Children’s Book Review | The Backward Easter Egg Hunt

*I received a free e-book from the publisher in exchange for an honest review.*

The Backward Easter Egg Hunt is a children’s book by Meadow Rue Merrill. This book was published by Hendrickson Rose Publishing under Rose Kids. This book is part of the Lantern Hill Farm series for children of all ages. This book will be released in March and will be available as a board book and hardcover.

Other books in this series include: The Best Birthday, Light Parade, and The Christmas Cradle.

It’s almost Easter and six-year-old Molly is over the moon with excitement. Like many kids (and some adults) Molly doesn’t know the real meaning behind Easter. She thinks Easter is about sparkly new dresses, baby chicks, fuzzy lambs, and her Aunt Jenny’s annual Easter egg hunt at Lantern Hill Farm.

When Easter finally comes around, Molly’s mother says Aunt Jenny has something different planned for this year. Instead of hiding eggs around the farm for the kids to find, Aunt Jenny gives the kids empty eggs and a list of things to fill the eggs up with.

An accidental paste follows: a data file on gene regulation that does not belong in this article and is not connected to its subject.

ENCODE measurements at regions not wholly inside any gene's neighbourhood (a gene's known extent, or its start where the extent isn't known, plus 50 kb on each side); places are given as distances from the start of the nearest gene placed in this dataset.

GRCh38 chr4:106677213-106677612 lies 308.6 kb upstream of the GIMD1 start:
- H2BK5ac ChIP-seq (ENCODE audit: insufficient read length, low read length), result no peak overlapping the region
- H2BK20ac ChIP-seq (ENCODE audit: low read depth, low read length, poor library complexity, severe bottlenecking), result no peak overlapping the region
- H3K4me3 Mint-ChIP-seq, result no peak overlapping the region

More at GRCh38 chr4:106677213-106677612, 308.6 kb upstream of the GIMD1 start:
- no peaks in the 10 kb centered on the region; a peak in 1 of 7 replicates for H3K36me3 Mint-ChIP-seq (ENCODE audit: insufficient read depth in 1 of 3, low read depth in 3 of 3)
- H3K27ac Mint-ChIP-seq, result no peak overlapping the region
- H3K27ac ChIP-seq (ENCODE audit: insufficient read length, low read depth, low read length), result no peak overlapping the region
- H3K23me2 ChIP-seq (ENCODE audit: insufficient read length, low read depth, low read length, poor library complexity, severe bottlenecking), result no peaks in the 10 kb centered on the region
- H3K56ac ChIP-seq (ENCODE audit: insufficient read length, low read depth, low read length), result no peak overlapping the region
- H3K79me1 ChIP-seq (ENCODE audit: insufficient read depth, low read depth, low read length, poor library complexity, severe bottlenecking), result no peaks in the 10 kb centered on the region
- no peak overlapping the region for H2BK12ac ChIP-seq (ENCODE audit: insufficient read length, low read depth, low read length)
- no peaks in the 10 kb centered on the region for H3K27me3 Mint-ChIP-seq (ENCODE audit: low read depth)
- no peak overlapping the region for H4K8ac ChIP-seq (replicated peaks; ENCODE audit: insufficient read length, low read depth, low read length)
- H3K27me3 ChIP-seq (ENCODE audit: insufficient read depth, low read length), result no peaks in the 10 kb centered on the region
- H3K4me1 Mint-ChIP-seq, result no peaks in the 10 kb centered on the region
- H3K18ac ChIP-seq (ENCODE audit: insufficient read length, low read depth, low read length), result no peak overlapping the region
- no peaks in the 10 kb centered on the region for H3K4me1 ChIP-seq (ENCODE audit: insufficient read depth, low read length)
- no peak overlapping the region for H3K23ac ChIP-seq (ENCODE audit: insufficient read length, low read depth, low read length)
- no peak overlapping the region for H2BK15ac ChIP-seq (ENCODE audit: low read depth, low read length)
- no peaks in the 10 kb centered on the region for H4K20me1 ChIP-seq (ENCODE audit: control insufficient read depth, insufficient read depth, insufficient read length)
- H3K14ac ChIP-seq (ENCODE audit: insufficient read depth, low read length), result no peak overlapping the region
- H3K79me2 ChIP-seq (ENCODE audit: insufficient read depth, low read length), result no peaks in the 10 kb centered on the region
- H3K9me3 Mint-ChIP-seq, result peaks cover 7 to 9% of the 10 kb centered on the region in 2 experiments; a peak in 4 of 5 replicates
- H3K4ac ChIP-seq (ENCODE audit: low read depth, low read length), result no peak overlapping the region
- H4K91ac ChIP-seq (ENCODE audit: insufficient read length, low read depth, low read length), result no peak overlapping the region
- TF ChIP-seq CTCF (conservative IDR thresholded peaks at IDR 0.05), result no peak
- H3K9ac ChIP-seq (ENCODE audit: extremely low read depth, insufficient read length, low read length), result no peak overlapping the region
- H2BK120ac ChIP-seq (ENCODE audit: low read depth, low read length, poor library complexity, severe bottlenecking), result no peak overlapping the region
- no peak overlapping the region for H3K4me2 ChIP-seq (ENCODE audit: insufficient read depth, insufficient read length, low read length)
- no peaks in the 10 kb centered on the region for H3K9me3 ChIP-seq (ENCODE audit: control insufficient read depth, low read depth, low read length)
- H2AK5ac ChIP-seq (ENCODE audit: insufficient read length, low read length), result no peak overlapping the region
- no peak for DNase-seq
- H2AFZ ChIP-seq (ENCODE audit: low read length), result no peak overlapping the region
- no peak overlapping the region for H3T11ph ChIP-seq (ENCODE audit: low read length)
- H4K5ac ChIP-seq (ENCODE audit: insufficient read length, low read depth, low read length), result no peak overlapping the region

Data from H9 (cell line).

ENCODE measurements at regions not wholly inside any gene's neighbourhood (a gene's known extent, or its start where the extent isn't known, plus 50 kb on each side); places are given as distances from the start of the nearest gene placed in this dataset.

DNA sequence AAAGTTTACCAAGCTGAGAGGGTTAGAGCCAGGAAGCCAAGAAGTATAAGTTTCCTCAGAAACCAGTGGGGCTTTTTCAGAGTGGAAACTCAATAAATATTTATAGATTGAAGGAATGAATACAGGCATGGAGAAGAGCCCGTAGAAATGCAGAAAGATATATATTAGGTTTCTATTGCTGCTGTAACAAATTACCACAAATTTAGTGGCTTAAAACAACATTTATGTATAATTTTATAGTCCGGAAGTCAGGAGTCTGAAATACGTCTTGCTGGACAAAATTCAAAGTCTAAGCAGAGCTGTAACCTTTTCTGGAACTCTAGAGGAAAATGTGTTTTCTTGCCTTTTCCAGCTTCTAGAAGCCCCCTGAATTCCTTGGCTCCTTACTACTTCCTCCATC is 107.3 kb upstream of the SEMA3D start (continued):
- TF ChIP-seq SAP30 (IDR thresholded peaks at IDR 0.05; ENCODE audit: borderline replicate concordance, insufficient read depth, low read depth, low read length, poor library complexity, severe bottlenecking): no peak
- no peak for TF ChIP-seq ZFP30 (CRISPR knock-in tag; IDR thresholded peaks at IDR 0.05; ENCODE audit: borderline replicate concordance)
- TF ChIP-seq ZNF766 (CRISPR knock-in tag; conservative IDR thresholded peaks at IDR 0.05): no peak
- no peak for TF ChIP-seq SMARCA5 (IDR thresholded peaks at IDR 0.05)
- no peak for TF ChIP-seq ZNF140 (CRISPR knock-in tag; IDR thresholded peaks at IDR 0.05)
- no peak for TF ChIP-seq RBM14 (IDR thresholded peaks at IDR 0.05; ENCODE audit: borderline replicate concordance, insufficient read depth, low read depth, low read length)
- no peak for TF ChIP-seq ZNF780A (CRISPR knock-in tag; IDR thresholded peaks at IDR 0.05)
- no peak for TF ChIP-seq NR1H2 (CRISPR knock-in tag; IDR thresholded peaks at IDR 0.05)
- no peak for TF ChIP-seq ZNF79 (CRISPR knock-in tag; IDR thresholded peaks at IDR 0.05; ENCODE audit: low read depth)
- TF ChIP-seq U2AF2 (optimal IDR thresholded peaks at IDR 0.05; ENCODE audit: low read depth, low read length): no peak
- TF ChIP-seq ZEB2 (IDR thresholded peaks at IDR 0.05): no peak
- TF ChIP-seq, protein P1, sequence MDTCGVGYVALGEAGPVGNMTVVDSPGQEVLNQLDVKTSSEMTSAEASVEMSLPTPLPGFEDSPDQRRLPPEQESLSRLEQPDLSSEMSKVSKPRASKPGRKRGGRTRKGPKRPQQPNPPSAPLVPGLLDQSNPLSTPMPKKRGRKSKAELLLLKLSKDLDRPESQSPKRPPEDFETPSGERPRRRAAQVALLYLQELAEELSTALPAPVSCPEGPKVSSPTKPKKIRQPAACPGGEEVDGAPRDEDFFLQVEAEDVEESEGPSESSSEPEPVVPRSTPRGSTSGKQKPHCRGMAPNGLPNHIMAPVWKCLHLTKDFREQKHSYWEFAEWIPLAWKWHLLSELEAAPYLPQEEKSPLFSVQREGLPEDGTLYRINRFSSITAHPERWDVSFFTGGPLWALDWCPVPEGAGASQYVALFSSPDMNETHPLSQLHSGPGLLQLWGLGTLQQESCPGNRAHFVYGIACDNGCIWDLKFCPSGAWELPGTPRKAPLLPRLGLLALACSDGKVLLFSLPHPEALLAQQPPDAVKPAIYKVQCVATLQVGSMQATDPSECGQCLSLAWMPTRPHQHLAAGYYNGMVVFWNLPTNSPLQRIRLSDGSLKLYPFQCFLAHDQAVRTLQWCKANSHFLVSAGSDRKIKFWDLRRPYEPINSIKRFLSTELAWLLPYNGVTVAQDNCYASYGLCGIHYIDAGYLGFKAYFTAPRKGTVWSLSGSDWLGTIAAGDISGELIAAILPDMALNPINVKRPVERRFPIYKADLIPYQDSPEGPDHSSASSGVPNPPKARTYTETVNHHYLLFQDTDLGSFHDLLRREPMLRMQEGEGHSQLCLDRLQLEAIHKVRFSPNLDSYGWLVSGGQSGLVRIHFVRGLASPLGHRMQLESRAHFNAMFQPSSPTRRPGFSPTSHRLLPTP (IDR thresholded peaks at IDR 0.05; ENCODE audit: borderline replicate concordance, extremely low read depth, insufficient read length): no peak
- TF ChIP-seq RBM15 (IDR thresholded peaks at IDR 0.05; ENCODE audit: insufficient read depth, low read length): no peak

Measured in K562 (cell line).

The list:

  • Something prickly
  • Something red
  • Something living
  • Something dead
  • Something heavy
  • Something light
  • Something dark
  • Something bright

Aunt Jenny uses the Easter egg scavenger hunt to teach the children about the real meaning of Easter… Something prickly was for the nails and crown of thorns, and the red was for Jesus’s blood. Something living and dead was for Jesus’ life and death. Something heavy was for the stone that rolled over Jesus’ tomb, and when Jesus rose it was rolled away like a feather. Something dark and something bright were for Jesus taking away our darkness (she doesn’t call it sin) and filling us with light… I would have liked to have seen some Bible verses, and a little more depth.

Children will definitely love this book! The illustrations are bold and colorful, and the characters are racially diverse. The artwork style looks very familiar, but I can’t place it.

I have never heard of backward Easter egg hunts until now. Did the author just invent this? Or have I been living under a rock? I think it would be a really awesome to do with your family or church youth group (or students if you teach at a Christian school).

For those who hold to images of Jesus being a 2nd commandment violation (2CV), there is a picture of Jesus on one page that can be easily covered.

Pre-order here:
Christian Book Distrubuters
Hendrickson Rose
International Ordering


Flourish by Lydia Brownback